The game starts with you making your way out of the vault with the task of helping to re settle the land. You have with you a portable base building kit which allows you to set up camp just about anywhere. This is what you use to build your base and for those of us with experience of base building from Fallout 4 I can happily say that it is a much more pleasant experience. You will still come across some frustrations but pieces snap together much better and you are now told why you can’t place an object somewhere. I’ve found base building to be a nice relief from the strains of the wasteland and I’m inclined to set my base up on a hill with a nice view.

Perks work a little differently in Fallout 76, you have the familiar primary stats of Strength, Agility etc… but the perks are provided as trading cards. The cards can be stacked and some can be combined to create more potent versions. It takes a little getting used to but it works fine. VATS also runs a little differently. Because gameplay can’t really stop/slow, VATS occurs on the fly… activate it and you will see the familiar green highlighted target zone… you can cycle through these and fire when ready… but your opponent will continue moving the whole time, I do tend to use VATS less but I’m not sure if it’s because it’s a bit different or just because I’m enjoying the overall experience and I’m happy enough to target on my own.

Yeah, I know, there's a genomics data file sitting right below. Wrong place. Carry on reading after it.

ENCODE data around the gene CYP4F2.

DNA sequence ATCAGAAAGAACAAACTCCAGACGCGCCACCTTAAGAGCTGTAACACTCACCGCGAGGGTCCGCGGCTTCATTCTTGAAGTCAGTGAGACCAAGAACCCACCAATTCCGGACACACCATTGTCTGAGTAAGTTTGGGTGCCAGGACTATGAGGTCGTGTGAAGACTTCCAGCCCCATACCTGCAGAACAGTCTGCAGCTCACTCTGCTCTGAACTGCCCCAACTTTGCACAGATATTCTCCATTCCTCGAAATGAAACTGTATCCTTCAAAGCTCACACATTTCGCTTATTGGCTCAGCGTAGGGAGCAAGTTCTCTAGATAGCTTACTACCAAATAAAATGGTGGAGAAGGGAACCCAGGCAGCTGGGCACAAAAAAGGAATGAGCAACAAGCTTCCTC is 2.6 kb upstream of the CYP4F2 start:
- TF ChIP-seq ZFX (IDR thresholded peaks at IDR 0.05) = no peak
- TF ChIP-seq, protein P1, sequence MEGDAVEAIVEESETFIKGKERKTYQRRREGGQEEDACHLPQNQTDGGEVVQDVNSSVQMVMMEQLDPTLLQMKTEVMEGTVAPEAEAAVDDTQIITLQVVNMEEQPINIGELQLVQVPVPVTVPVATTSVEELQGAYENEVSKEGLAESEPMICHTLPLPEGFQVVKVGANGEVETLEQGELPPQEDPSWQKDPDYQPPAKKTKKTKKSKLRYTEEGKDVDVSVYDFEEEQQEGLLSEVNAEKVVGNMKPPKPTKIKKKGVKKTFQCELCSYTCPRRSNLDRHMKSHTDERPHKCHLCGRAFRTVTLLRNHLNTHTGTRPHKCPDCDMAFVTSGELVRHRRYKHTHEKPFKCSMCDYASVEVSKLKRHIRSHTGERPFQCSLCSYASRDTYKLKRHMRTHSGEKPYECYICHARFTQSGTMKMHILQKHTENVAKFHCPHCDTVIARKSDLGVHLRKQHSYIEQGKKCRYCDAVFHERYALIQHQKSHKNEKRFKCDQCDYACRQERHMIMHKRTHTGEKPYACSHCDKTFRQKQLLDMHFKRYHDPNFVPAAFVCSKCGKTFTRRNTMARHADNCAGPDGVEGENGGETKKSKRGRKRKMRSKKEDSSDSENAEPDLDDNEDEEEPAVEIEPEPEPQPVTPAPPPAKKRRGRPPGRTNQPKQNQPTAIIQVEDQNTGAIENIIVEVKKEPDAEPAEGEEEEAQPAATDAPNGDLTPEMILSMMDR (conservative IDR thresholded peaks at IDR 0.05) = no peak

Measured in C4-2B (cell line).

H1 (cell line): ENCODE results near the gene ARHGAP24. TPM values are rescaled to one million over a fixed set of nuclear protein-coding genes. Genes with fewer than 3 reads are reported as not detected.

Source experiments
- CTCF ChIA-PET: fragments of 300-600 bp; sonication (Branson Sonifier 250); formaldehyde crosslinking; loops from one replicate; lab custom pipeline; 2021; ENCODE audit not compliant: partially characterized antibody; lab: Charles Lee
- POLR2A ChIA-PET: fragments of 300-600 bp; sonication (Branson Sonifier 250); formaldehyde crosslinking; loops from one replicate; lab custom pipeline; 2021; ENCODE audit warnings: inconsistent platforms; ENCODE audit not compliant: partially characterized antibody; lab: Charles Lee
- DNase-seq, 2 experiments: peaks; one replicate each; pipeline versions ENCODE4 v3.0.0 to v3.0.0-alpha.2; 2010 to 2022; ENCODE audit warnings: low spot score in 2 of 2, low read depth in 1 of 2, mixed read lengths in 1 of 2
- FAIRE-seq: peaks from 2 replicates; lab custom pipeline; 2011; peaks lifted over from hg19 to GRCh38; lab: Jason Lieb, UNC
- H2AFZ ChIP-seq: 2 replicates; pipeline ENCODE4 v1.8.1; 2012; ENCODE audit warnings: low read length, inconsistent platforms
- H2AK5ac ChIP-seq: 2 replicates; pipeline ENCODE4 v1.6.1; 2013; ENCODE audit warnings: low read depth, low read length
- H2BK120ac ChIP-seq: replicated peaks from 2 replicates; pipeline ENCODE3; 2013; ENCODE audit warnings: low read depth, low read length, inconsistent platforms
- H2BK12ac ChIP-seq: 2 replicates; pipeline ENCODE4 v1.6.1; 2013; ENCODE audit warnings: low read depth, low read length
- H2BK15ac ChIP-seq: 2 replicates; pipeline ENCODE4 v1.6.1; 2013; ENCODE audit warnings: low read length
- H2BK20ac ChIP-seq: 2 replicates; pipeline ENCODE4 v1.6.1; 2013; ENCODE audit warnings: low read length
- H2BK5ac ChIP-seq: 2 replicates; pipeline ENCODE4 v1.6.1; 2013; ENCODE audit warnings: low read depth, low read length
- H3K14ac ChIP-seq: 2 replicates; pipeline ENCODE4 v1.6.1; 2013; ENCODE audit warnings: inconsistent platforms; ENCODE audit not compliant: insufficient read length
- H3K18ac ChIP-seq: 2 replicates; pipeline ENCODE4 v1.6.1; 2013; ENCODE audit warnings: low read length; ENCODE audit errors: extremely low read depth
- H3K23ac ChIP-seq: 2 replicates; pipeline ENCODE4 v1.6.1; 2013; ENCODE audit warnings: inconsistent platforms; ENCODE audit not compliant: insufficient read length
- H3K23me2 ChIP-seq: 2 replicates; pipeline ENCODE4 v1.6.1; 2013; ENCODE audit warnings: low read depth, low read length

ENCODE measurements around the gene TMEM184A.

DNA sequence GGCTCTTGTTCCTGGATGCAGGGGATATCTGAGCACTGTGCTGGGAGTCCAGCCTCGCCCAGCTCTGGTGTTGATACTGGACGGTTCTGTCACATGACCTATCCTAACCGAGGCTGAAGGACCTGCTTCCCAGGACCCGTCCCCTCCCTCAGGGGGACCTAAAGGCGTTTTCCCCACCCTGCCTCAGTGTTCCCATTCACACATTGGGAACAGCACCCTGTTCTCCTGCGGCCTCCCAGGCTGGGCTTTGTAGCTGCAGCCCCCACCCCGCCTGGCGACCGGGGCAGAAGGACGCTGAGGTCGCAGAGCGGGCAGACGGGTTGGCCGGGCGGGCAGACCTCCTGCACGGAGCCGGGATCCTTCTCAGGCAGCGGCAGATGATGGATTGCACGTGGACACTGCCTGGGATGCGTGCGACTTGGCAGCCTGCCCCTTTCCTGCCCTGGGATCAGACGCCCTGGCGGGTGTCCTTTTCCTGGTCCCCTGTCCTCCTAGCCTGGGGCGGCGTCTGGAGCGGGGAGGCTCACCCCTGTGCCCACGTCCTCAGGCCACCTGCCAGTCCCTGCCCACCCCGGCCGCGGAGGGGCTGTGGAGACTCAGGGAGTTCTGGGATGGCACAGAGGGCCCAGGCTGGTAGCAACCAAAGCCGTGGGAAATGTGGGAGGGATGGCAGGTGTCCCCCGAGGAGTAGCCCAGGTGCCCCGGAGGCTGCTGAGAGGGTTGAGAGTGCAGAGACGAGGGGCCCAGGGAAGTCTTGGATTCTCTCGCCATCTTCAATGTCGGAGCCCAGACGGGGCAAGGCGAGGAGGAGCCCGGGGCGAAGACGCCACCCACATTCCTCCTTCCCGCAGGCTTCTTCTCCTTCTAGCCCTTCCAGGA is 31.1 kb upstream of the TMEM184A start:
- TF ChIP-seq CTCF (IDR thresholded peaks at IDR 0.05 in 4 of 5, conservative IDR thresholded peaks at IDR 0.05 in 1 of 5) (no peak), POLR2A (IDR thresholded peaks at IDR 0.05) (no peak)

For me Fallout 76 is another success for Bethesda. I understand some people have issues with it (a number of them mentioned above)… but I find myself getting totally absorbed. It’s the little moments that really make it special. The times when you are wandering to a destination and you come across something that’s too small to deserve mention on the map, but tells it’s own story (crashed planes show up scattered around the landscape).

Final Thoughts?

The detail that Bethesda have put into this world is nothing short of impressive! You can get hung up on what the game isn’t… but there is so much that it is. This is a beautifully realised (and it is quite stunning visually) post apocalyptic role playing game that happens to be online and can be played with other people. If you are more of a single player gamer like me, don’t let the online nature of Fallout 76 put you off… it’s eminently playable as a single player experience. If you are put off by the issues mentioned at the start then maybe steer clear (or at least wait to see if patches address your concerns), otherwise I’d say grab the Deathclaw by the horns and jump in (but maybe wait till you have powerarmour to do that.).

About the Author


Father of four, husband of one and all round oddity. Gaming at home since about 1982 with a Sinclair ZX Spectrum. Moving on to the more traditional PC genre in the years that followed with the classic Jump Joe and Alley Cat. CGA, EGA, VGA and beyond PC's have been central to my gaming but I've also enjoyed consoles and hand helds along the way (who remembers the Atari Lynx?). Would have been actor/film maker, jack of many trades master of none.